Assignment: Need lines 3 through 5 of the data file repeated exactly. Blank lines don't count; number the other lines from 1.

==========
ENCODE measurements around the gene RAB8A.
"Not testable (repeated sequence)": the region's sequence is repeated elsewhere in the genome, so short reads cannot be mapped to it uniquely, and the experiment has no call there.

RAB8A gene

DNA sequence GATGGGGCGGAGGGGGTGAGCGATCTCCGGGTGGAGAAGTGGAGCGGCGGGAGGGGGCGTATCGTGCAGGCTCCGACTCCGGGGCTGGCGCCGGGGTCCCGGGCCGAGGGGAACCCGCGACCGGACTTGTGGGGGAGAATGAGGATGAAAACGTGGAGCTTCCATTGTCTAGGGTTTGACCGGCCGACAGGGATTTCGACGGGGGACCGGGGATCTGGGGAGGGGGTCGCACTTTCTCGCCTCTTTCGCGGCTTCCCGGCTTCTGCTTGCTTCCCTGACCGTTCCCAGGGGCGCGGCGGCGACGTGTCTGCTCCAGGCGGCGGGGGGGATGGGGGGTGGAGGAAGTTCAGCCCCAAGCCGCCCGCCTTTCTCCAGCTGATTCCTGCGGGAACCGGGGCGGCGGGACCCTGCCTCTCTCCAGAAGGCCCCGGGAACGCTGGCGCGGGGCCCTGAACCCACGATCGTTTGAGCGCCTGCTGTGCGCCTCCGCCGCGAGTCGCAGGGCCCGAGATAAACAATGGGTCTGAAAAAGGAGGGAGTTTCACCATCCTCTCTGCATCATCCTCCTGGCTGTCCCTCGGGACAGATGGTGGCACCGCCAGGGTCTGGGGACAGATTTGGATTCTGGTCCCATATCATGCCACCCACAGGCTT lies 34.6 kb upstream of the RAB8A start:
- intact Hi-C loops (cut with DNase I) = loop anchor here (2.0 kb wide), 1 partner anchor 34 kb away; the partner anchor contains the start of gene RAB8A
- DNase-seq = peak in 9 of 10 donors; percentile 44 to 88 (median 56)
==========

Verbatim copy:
RAB8A gene

DNA sequence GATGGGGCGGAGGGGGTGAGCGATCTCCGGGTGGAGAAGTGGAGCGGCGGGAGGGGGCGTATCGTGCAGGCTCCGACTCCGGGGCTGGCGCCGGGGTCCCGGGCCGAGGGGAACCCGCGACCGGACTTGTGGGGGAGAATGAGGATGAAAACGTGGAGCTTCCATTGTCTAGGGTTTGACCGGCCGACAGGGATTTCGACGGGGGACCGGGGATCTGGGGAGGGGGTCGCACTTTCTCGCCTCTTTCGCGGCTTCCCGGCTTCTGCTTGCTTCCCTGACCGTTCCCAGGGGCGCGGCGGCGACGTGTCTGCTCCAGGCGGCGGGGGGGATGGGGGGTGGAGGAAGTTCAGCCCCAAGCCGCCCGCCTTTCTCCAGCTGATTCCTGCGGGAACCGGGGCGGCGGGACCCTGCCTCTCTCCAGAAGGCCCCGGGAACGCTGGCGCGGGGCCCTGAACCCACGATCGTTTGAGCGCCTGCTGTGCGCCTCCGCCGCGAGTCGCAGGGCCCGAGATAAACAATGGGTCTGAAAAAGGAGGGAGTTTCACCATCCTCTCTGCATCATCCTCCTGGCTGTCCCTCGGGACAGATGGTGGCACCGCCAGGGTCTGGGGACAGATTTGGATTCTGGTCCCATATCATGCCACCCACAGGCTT lies 34.6 kb upstream of the RAB8A start:
- intact Hi-C loops (cut with DNase I) = loop anchor here (2.0 kb wide), 1 partner anchor 34 kb away; the partner anchor contains the start of gene RAB8A